I do not generally devote an entire blog post to a single wine, or a single bottle of spirits (unless it’s just a quickie kind of review).
But this is different. Really different.
First, a preamble and a bit of a explanation for why I am so besotted with Greenbar’s Grand Poppy bitter liqueur (or “bitter brandy”). In my work as a nature photographer, my focus for the last year or so has been on my Land/Sea project. The “land” part of that is centered on California’s chaparral ecosystem. What is chaparral, exactly? The technical definition, courtesy of the California Chaparral Institute, is this:
Chaparral is a special plant community characterized by drought-hardy, woody shrubs, shaped by a Mediterranean-type climate (summer drought, winter rain)
It is, in fact, California’s most common ecosystem–and belongs almost entirely TO California. Chaparral stretches into southern Oregon and Baja California just a wee bit, but it’s almost solely a California landscape. It’s also California’s most unloved ecosystem–it’s tough and scrubby, too dense to even hike through in many areas, and very prone to fire (always a concern in our drought-plagued state). It’s strangely beautiful, with a muted rainbow of color, a host of edible and medicinal plants, and home to critical species of birds, reptiles, mammals and insects. I’ve been photographing this iconic California landscape for a while now, and continue to be amazed by its beauty and diversity.
So what does this have to do with a bottle of craft spirit? Greenbar has taken everything remarkable about chaparral that you can taste and smell, and they’ve bottled it. I’m already a fan of multi-sensory experiences; it’s why I end up photographing the wild areas surrounding every wine region I’ve ever visited. You can experience a place through every sense–and the idea that I can taste that chaparral ecosystem in this beautiful bitter brandy is pretty exciting to me.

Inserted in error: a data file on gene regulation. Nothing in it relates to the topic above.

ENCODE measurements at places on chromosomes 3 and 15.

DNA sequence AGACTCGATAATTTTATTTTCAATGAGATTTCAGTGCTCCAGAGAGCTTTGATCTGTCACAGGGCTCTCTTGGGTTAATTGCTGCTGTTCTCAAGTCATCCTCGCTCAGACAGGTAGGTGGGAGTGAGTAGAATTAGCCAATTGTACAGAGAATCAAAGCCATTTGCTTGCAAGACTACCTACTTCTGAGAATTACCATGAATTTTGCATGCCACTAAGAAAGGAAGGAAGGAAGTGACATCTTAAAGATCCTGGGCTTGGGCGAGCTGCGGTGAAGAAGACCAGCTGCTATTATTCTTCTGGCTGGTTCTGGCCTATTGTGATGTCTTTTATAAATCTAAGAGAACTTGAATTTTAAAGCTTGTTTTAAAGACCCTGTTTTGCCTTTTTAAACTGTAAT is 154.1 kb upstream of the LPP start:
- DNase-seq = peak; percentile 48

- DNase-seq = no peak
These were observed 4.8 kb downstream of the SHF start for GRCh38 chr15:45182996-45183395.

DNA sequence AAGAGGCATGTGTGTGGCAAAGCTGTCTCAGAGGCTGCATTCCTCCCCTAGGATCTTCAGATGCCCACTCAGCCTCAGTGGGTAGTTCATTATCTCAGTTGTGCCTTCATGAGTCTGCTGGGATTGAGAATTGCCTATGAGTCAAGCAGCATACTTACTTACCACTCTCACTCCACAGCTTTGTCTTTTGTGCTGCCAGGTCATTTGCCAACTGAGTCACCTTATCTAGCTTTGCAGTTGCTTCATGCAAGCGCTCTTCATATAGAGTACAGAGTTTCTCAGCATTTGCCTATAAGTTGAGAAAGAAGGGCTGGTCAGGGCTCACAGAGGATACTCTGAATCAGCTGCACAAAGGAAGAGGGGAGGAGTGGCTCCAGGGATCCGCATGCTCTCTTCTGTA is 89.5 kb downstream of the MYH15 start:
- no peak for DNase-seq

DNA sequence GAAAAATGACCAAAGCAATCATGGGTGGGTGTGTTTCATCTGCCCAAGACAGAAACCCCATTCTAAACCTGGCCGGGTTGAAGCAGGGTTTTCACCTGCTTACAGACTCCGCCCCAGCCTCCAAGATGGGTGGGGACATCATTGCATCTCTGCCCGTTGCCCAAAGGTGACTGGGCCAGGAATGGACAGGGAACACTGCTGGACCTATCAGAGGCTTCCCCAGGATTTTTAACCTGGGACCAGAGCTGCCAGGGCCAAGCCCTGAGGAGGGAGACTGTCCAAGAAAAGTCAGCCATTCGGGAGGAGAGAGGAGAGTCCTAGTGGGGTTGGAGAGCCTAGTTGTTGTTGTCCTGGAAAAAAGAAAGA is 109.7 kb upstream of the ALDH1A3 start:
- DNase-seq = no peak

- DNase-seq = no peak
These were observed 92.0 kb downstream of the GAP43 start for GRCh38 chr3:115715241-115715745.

Everything that I’ve captured with my camera, I can smell and taste in this spirit. I am instantly taken back to hours spent bushwhacking through sagebrush and manzanita–the aroma of sage and wild fennel and thistle and California bay leaf and on and on. Those things are literally in this bottle. And it’s delicious. As Greenbar describes it:
a California-inspired take on classic European aperitives. We made it by marrying the best of California’s bounty — citrus from our favorite Southern California farms, coastal herbs and berries we discovered on our hikes and one very bitter flower, the California poppy — to bring a new taste to cocktail lovers everywhere.
It’s not often (in fact, this may be a first) that I come across a spirit and find it significant beyond its own in-the-bottle merits. I think this is a significant spirit–it embodies the state it celebrates, and shows off some of the underrated beauty of the chaparral ecosystem. It’s nicely balanced between bitter and sweet, with a stunning range of herbs and other aromatics both on the nose and on the palate. It’s delicious on its own, and divine mixed into cocktails. You’ll find a recipe or three featuring this liqueur on the Greenbar website, and my personal preference for enjoying this remarkable spirit is to mix it with sparkling wine for a sort of champagne cocktail (three parts sparkling wine, one part Grand Poppy).
I would never have thought it possible to bottle the most representative and iconic landscape of California–but Greenbar has done just that. Highly recommend.